Retinoic acid inhibits human melanoma tumor cell invasion

W. R. Wood, E. A. Seftor, D. Lotan, M. Nakajima, R. L. Misiorowski, R. E.B. Seftor, R. Lotan, M. J.C. Hendrix*

*Corresponding author for this work

Research output: Contribution to journalArticlepeer-review

24 Scopus citations


The anticancer effects of retinoids have been recognized both in vivo and in vitro; however, little is known about their mechanism of action.Our study evaluated the effects of retinoic acid on the invasiveness of four human melanoma cell lines in vitro and showed a time-dependent inhibition of the ability of these cells to penetrate matrigel-coated filters. The possible mechanisms of action responsible for the anti-invasive effect were further investigated, and the data showed that retinoic acid-treated cells: (a) secreted lower levels of collagenolytic enzymes detected in type IV collagen-containing polyacrylamide gels compared with control cells, which was demonstrated by a decreased ability to degrade [3H]proline-labeled type IV collagen substrate; (b) showed a reduction in PA activity, primarily in the form of tPA, as demonstrated by chromogenic analysis; (c) showed a heterogeneous response with regard to c-myc, c-fos and c-jun mRNA expression, as determined by Northern blot analysis; and (d) demonstrated a decrease in B-actin levels and an increase in vimentin, as demonstrated by Northern blot analysis and SDS-PAGE transblot analysis. Collectively, these data suggest that RA causes an inhibitor effect on tumor cell invasion through a reconstituted basement membrane matrix by suppressing type IV collagenolytic activity and PA activity, which is probably triggered through a complex series of oncogene trans-acting factors, ultimately affecting cytoskeletal expression.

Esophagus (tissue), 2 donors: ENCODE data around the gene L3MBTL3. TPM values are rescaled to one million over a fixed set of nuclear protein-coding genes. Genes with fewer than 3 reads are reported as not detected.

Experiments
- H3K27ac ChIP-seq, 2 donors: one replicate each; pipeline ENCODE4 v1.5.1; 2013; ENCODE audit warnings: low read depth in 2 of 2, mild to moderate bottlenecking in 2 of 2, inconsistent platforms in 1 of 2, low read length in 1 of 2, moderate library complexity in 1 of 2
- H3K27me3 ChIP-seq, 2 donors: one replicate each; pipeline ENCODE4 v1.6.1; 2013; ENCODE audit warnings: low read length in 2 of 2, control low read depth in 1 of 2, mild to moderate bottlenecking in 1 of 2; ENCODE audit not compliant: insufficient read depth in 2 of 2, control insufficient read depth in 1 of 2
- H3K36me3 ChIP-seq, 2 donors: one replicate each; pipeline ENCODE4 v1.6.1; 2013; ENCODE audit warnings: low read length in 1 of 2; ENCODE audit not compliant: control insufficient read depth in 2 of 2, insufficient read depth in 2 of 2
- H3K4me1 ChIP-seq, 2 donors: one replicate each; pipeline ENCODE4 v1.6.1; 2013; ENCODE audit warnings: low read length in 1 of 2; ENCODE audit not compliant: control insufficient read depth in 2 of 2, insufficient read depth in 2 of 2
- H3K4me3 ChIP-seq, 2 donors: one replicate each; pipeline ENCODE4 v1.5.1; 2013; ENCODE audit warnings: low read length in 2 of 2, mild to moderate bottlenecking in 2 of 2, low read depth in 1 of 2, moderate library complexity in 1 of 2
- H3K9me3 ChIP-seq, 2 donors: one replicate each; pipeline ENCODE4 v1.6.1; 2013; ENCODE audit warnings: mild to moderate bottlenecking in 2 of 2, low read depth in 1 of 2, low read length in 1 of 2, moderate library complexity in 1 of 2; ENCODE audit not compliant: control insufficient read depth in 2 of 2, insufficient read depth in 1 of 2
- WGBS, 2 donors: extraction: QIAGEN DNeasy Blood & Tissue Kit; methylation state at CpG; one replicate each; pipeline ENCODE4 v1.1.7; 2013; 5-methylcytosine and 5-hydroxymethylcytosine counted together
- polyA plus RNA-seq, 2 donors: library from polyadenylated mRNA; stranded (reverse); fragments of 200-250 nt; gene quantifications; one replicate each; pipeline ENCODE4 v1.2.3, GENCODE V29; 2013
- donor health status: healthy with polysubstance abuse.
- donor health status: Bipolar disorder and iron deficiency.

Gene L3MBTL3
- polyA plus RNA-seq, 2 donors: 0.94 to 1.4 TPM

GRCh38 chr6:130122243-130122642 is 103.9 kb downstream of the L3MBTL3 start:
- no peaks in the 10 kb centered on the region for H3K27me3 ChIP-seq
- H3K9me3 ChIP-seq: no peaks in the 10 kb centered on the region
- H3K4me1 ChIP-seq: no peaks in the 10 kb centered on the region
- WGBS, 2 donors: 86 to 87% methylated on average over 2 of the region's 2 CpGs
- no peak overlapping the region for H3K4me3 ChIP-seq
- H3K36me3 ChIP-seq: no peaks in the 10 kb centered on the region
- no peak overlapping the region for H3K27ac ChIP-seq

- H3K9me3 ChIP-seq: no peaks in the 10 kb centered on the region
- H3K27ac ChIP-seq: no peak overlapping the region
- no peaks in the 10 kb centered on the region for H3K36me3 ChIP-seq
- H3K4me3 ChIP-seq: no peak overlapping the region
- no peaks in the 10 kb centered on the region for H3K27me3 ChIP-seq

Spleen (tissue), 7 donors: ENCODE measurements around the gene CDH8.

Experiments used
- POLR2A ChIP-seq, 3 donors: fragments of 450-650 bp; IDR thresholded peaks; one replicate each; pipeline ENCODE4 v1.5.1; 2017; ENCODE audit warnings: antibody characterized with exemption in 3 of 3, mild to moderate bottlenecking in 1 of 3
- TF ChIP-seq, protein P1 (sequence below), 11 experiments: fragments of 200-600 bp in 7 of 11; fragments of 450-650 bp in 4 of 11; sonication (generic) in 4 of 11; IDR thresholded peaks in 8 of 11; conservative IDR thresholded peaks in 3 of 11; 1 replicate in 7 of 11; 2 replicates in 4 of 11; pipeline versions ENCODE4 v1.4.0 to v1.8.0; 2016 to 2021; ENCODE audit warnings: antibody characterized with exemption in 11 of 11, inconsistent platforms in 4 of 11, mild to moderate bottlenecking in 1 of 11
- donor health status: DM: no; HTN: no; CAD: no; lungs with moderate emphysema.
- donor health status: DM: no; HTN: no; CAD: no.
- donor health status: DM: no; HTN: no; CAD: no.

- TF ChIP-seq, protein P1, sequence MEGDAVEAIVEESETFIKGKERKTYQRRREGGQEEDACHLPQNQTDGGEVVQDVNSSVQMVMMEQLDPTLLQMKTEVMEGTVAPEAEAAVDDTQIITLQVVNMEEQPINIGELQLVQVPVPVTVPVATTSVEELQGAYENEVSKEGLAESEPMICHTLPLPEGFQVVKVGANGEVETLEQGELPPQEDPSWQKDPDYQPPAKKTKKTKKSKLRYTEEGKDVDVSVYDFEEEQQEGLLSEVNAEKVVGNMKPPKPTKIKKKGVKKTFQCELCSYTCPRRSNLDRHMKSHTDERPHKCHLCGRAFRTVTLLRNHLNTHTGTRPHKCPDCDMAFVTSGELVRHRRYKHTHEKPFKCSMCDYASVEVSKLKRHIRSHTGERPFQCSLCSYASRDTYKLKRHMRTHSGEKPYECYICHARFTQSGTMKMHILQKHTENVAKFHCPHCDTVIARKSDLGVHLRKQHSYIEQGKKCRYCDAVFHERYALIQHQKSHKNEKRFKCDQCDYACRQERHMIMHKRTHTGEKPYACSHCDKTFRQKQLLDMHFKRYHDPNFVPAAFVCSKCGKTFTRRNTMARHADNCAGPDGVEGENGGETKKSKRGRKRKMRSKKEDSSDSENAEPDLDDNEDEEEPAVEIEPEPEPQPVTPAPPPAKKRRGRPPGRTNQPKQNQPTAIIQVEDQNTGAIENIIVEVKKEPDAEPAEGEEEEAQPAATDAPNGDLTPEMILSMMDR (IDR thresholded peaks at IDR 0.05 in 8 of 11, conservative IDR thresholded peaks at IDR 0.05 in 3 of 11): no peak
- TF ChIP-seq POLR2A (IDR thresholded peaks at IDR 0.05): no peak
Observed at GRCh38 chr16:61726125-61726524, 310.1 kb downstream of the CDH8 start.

Original languageEnglish (US)
Pages (from-to)423-432
Number of pages10
JournalAnticancer research
Issue number2 A
StatePublished - 1990


  • invasion
  • melanoma
  • retinoic acid

ASJC Scopus subject areas

  • Oncology
  • Cancer Research


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